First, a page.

A study estimates the frequency and clinical correlates of GI symptoms during depressive episodes in a large, nationwide sample of patients with MDD in China.
MDD is a highly prevalent mental health condition. There is evidence that, in China, co-occurring somatic symptoms, including headache and stomachache might contribute to misdiagnosis of depression and delayed treatment.1 Previous studies of somatic symptoms in MDD have yielded conflicting or inconclusive results, although there is some evidence for increased gastrointestinal symptoms.2 Given growing evidence for the microbiota-gut-brain axis in depressive disorders, GI symptoms might be a marker for dysbiosis in MDD.3
Huang and colleagues estimated the frequency and clinical correlates of GI symptoms during depressive episodes in a large, nationwide sample of patients with MDD in China.4 They hypothesized that the presence of GI symptoms would be associated with comorbidity in MDD, including insomnia, hopelessness, anxiety, and suicidal ideation. Study participants were from the National Survey on Symptomatology of Depression (NSSD) in China, which included inpatient and outpatient participants 18 years or older with a current DSM-IV episode of MDD.
Exclusion criteria were a lifetime diagnosis of bipolar or psychotic disorder, imminent risk of suicide or homicide, received electroconvulsive therapy within the past month, current pregnancy or breastfeeding, and substance use disorder over the past year. Patients were interviewed by trained psychiatrists on a broad range of symptoms, including depression and somatic symptoms, over the previous 2 weeks. Sociodemographic and clinical characteristics between patients with different severity of GI symptoms were performed with 1-way analysis of variance. Multiple linear regression analysis was used to analyze associations between GI symptoms and psychopathology, adjusting for potential confounding factors.
A total of 3256 patients (mean age 41, 40% male) were included in the analyses. Of those, 1750 patients (71%) had GI symptoms, with a frequency of several days/week for 38%, more than half of days for 23%, and almost daily for 10%. Patients with more GI symptoms had a significantly increased prevalence of anxiety; insomnia; poor concentration; limb and body pain; hopelessness; anger and irritability; and feelings of failure. In linear regression, suicidal ideation, anxiety, insomnia, anger, feelings of failure, and body pain were independently and significantly associated with GI symptoms in patients with MDD (Table).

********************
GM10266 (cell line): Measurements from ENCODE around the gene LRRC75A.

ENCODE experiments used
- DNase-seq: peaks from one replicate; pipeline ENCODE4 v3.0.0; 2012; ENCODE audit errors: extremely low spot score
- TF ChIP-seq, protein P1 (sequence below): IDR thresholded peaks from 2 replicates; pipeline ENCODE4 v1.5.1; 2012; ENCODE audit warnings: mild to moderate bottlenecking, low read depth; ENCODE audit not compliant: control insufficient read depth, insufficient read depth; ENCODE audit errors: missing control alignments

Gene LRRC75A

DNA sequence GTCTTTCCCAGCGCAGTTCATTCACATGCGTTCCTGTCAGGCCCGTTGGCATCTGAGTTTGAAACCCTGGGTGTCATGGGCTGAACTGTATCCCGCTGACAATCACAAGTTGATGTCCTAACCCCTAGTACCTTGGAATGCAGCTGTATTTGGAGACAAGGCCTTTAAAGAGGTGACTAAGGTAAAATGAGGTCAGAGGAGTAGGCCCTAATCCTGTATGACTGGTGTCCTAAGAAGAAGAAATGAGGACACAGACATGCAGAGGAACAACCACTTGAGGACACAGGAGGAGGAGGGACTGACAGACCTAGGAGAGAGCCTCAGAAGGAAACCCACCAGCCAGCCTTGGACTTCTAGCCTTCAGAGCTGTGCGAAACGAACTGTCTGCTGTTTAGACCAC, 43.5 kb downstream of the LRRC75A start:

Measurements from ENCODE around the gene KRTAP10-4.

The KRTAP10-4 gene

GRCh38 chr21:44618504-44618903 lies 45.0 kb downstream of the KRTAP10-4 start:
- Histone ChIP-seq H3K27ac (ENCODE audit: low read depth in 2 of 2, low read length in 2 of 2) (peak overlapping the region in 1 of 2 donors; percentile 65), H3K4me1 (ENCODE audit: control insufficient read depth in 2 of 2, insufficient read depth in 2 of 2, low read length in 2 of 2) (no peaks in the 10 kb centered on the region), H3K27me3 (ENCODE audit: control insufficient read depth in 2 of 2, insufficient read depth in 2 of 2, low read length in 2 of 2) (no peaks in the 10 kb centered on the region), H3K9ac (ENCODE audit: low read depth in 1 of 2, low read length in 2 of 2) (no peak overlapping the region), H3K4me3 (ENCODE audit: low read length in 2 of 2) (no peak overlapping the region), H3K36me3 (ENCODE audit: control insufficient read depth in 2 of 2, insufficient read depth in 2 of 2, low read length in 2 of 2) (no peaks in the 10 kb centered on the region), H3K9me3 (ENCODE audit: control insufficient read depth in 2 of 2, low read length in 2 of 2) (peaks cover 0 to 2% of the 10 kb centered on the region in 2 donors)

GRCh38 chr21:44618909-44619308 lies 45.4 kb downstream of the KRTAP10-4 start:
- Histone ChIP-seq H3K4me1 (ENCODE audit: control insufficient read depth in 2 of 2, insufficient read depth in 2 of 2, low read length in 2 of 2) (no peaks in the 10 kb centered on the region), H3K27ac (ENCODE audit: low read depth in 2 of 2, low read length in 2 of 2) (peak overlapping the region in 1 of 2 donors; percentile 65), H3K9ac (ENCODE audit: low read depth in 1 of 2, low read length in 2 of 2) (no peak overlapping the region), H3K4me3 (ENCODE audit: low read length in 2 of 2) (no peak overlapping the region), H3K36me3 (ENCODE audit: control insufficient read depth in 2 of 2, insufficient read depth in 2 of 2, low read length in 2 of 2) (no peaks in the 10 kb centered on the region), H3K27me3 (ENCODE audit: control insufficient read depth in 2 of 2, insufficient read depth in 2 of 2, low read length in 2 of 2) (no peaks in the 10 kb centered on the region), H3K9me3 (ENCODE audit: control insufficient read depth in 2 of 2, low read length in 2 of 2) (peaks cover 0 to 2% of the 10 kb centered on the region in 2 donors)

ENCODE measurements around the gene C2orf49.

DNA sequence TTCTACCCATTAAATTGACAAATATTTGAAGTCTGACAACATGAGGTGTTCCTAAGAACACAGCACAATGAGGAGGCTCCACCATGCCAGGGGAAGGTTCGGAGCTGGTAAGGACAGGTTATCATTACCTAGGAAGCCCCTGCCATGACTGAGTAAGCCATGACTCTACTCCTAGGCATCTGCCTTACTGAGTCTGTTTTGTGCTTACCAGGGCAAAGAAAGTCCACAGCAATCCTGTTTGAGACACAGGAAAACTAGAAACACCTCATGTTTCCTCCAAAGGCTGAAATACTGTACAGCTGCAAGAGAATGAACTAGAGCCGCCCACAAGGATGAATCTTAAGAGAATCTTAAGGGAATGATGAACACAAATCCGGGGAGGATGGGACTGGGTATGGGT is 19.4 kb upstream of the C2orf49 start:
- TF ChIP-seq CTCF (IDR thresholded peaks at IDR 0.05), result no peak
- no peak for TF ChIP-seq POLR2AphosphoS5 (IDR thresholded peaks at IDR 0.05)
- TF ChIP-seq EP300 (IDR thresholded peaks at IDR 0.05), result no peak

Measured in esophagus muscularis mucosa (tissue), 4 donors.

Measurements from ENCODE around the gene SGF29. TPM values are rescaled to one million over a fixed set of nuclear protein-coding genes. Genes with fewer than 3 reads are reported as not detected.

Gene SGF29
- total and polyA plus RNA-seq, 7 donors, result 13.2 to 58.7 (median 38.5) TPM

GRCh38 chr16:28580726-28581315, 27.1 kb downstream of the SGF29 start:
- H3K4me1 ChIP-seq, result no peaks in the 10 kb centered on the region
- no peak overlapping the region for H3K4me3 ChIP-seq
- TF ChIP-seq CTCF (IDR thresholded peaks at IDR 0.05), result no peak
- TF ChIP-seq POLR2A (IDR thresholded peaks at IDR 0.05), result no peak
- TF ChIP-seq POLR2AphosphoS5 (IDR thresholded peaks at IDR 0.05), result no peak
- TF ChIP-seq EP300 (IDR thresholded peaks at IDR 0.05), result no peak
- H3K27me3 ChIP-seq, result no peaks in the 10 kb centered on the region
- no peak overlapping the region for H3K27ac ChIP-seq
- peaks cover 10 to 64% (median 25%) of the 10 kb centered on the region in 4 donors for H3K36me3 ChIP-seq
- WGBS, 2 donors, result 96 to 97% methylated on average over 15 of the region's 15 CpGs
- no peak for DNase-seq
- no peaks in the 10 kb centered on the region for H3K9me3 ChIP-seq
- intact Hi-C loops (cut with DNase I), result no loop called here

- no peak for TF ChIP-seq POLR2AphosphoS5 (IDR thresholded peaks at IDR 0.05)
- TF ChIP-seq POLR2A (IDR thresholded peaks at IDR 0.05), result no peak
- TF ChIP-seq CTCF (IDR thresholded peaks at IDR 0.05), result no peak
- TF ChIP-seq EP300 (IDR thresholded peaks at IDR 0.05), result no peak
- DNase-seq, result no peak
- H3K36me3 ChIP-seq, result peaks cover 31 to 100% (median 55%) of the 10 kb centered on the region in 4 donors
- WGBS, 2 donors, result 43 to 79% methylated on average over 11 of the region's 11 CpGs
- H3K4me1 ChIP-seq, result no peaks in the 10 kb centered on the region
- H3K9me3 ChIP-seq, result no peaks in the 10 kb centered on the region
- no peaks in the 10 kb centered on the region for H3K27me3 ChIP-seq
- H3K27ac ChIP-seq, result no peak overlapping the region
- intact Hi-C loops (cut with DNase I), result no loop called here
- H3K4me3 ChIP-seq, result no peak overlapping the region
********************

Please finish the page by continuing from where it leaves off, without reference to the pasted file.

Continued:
The authors concluded that more than 70% of patients with MDD reported GI symptoms during depressive episodes. Strengths of the study include the large, nationwide sample. Limitations include the cross-sectional nature of the study design, unmeasured and residual confounding factors, as well as the absence of data on specific GI symptoms. These findings are germane to investigations of the microbiota-gut-brain axis in depressive disorders.
“Mr S” is a 26-year-old Caucasian male with a history of recurrent major depressive disorder (MDD) and anxiety disorder. The onset of his depressive illness began when he was 19 years old. For the past 2 to 3 months during an exacerbation of his depression, he reports significant nausea and vomiting on a daily basis, particularly in the morning, which was not attributable to increased anxiety. Mr S reports that his gastrointestinal (GI) symptoms did not respond to treatment with either H-2 blockers or a proton-pump inhibitor. Subsequently, his antidepressant was changed to a different selective serotonin reuptake inhibitor, and a low-dose long-acting benzodiazepine was also added for anxiety. Over the next month, he reported significant improvement in not only mood and anxiety, but also nausea and vomiting, such that he was able to return to full-time employment.
The Bottom Line
Gastrointestinal symptoms are common in the clinical presentation of MDD. GI symptoms may be associated with the onset and clinical severity of depression, which could be a potential ancillary indicator in the management of MDD.
Dr Miller is professor in the Department of Psychiatry and Health Behavior, Augusta University, Augusta, Georgia. He is on the Editorial Board and serves as the schizophrenia section chief for Psychiatric TimesTM. The author reports that he receives research support from Augusta University, the National Institute of Mental Health, the Brain and Behavior Research Foundation, and the Stanley Medical Research Institute.
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2. Harshaw C. Interoceptive dysfunction: toward an integrated framework for understanding somatic and affective disturbance in depression. Psychol Bull. 2015;141(2):311-363.
3. Bruce-Keller AJ, Salbaum JM, Berthoud HR. Harnessing gut microbes for mental health: getting from here to there. Biol Psychiatry. 2018;83(3):214-223.
4. Guo F, Cai J, Jia Y, et al. Symptom continuum reported by affective disorder patients through a structure-validated questionnaire. BMC Psychiatry. 2020;20(1):207.